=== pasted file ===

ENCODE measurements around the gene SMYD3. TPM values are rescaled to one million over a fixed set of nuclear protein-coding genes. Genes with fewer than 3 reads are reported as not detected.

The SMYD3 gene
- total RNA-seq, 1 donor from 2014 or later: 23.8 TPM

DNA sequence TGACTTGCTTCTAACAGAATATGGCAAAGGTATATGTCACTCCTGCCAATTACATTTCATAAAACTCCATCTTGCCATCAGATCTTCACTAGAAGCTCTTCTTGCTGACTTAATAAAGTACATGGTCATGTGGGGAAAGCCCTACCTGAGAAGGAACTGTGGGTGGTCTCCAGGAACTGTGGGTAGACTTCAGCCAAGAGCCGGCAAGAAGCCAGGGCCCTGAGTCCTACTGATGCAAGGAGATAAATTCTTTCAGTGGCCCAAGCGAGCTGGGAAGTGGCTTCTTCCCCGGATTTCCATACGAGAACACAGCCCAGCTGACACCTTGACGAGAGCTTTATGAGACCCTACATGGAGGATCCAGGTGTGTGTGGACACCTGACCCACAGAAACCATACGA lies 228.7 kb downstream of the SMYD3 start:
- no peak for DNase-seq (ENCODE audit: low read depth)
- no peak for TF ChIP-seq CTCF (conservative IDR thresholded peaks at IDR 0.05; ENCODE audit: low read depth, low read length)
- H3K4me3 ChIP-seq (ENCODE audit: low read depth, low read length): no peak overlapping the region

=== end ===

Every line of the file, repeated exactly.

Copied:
ENCODE measurements around the gene SMYD3. TPM values are rescaled to one million over a fixed set of nuclear protein-coding genes. Genes with fewer than 3 reads are reported as not detected.

The SMYD3 gene
- total RNA-seq, 1 donor from 2014 or later: 23.8 TPM

DNA sequence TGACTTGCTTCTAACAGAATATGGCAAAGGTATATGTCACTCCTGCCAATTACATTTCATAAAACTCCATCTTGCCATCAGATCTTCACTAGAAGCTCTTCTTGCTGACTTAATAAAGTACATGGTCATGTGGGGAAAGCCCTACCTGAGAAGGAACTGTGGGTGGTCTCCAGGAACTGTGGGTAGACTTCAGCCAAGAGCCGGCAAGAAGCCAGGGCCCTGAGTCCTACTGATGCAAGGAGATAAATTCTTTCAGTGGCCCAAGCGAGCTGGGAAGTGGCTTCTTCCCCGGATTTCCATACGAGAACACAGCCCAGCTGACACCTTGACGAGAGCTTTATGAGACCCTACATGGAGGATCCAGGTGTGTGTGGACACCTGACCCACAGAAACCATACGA lies 228.7 kb downstream of the SMYD3 start:
- no peak for DNase-seq (ENCODE audit: low read depth)
- no peak for TF ChIP-seq CTCF (conservative IDR thresholded peaks at IDR 0.05; ENCODE audit: low read depth, low read length)
- H3K4me3 ChIP-seq (ENCODE audit: low read depth, low read length): no peak overlapping the region